Feist is not only an excellent Fantasy author his books, especially this one, have the mark of a philosopher, and you should read this book if only for his original ideas on magic and evil. I found this, the fourth book in the Serpentwar saga a fitting conclusion with even more incredible action scenes that propel the reader into the world of Midkemia and the fight for good to overcome. The characters were again well-rounded and for all fans of Pug and Nakor, they feature for longer than in many of the other books accompanied by Tomas and Miranda. Other characters from the saga like Erik and Calis are central and their efforts for peace make for a book one cannot put down. The only flaw I can find is that the end is so intriguing I can't wait for the next saga. Feist is a brilliant author and gifted story-teller and the conclusion of his excellent Serpentwar saga is no exception
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on 1 December 1999
I have read other people's reviews and thought i was reading a different book. The serpent war saga was brillant and I enjoyed more than the riftwar saga. Feist's charactors got better and better as the saga went on and i think Shards did the saga justice.
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on 31 August 1999
I just finished reading this last week, after going back through the rest of the Serpentwar Saga to catch up. As usual its tremendously compelling reading, turning up excellent characters and scenes time and again, but I REALLY didnt like the ending. In my opinion, Feist is one of the best, behind Gemmell, Anthony, McCaffrey, and far outstrips Jordan and Eddings for quality. But the ending isnt very good. The entire buildup seems to disintegrate, with one of the major characters changing the entire course of events in just a few pages. And killing off characters for no good reason towards the end really doesnt help matters. All in all, it went a bit anti-climactic at the end, but the whole saga is excellent. Lets hope for more of the same in his next books, and if you're about to read this book, I suggest you stop reading about three quarters of the way through and assume it all turns out OK.....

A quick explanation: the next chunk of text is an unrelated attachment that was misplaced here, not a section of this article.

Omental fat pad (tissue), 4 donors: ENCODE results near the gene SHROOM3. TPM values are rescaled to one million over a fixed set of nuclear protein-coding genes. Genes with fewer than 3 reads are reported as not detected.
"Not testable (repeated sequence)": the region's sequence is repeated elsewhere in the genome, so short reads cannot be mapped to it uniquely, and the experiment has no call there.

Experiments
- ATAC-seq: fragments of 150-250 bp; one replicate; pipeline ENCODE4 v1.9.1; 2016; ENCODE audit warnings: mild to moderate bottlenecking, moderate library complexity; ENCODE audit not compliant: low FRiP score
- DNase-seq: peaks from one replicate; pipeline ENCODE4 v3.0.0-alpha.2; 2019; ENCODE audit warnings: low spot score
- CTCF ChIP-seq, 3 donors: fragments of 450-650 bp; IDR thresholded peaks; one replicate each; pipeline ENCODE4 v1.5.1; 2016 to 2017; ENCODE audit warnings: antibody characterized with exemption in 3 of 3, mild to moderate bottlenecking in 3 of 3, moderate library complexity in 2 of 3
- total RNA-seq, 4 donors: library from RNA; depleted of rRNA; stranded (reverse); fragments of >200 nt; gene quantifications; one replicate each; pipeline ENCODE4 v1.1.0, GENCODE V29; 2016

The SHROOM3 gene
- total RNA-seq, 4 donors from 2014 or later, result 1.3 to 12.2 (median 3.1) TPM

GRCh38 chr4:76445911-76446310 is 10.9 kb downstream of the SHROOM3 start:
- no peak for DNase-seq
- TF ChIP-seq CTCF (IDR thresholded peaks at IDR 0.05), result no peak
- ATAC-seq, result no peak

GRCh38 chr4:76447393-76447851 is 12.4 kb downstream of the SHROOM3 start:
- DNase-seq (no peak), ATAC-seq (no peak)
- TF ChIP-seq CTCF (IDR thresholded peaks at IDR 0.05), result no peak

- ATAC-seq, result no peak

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on 30 June 1999
OK, so the format is like most of his other books but lets face it - how many succesful authors can manage to keep each and every title fresh and new? Personaly I don't pick up a fantasy sequel and expect a deep, meaningful plot without repetition of ideas, all I want is to be entertained for a few hours and this book managed that. One thing I did enjoy is the break from the tradition where the nobles are the brave, wise world savers - Prince Patrick is a petulant child, unwilling to take advise from his elders and Arutha II is an untried administrator who is constantly plagued by the expectations of living up to his namesake. So, if you're expecting groundbreaking fantasy you will most likely be dissapointed - but if you just want a good read with some familiar characters then I fully recommend it!
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on 12 March 2016
Currently on a 'Fiest Fest' - reading all of his material in chronological order. All good so far.

Not a review of the book/story, more one of editing.
Normally when there's a change of character, location or significant 'fast-forward' in time the text is broken up by a few carriage returns or other device. That's not the case here, they're either missing or deliberately not included. Chapters seem more as signposts of progress rather than anything meaningful.

The result is characters and events shifting within a paragraph and if you're reading quickly you miss them, having to go back and re-read to catch-up/follow.

Such a simple thing but it really hampers the enjoyment of a good story.
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on 30 March 2009
This book, together with the three preceding books of the Serpentwar Saga, portrays a world rich in detail with a few lighter touches as relief. I found myself slowing down towards the end of each book - the highest accolade - as I didn't want the experience to end. Almost as good as the 'Empire' trilogy.Rides a Dread Legion (The Demonwar Saga): The Demonwar Saga Bk. 1Rise of a Merchant Prince: Serpentwar Saga Bk. 2Rage of a Demon King: Serpentwar Saga v. 3Daughter of the EmpireServant of the EmpireMistress of the Empire